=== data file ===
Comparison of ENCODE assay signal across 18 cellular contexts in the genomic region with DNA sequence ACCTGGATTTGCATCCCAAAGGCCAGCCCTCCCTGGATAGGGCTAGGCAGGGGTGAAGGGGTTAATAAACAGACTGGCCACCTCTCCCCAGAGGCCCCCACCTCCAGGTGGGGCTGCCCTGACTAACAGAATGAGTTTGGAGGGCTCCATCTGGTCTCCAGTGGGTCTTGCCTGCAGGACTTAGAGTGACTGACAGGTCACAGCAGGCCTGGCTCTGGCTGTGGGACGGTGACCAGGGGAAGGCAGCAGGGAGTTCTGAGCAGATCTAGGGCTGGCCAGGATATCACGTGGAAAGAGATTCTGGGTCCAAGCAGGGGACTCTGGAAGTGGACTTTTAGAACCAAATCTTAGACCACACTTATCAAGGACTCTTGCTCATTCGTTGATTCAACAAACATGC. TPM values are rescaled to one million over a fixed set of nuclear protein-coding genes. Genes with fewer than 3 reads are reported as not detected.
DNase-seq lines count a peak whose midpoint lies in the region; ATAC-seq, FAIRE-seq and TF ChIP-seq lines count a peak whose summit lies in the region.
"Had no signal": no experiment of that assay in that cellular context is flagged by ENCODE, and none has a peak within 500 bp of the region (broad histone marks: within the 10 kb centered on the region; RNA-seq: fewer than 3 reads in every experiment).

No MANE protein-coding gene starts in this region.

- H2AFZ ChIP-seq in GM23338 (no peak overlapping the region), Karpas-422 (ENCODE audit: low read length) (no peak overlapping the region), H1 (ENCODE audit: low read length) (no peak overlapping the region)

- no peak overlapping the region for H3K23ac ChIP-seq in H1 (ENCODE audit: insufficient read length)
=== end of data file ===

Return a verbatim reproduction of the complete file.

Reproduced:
Comparison of ENCODE assay signal across 18 cellular contexts in the genomic region with DNA sequence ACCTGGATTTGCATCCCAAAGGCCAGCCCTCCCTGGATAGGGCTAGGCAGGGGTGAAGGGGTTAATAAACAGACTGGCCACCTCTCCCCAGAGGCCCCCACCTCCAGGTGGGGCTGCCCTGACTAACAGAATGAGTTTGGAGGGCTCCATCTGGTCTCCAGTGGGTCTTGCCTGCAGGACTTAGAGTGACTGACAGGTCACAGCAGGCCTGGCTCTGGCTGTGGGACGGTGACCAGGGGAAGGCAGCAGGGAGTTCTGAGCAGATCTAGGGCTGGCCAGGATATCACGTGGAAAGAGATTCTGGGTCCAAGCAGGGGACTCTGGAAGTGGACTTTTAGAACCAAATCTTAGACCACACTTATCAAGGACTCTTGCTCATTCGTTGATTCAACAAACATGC. TPM values are rescaled to one million over a fixed set of nuclear protein-coding genes. Genes with fewer than 3 reads are reported as not detected.
DNase-seq lines count a peak whose midpoint lies in the region; ATAC-seq, FAIRE-seq and TF ChIP-seq lines count a peak whose summit lies in the region.
"Had no signal": no experiment of that assay in that cellular context is flagged by ENCODE, and none has a peak within 500 bp of the region (broad histone marks: within the 10 kb centered on the region; RNA-seq: fewer than 3 reads in every experiment).

No MANE protein-coding gene starts in this region.

- H2AFZ ChIP-seq in GM23338 (no peak overlapping the region), Karpas-422 (ENCODE audit: low read length) (no peak overlapping the region), H1 (ENCODE audit: low read length) (no peak overlapping the region)

- no peak overlapping the region for H3K23ac ChIP-seq in H1 (ENCODE audit: insufficient read length)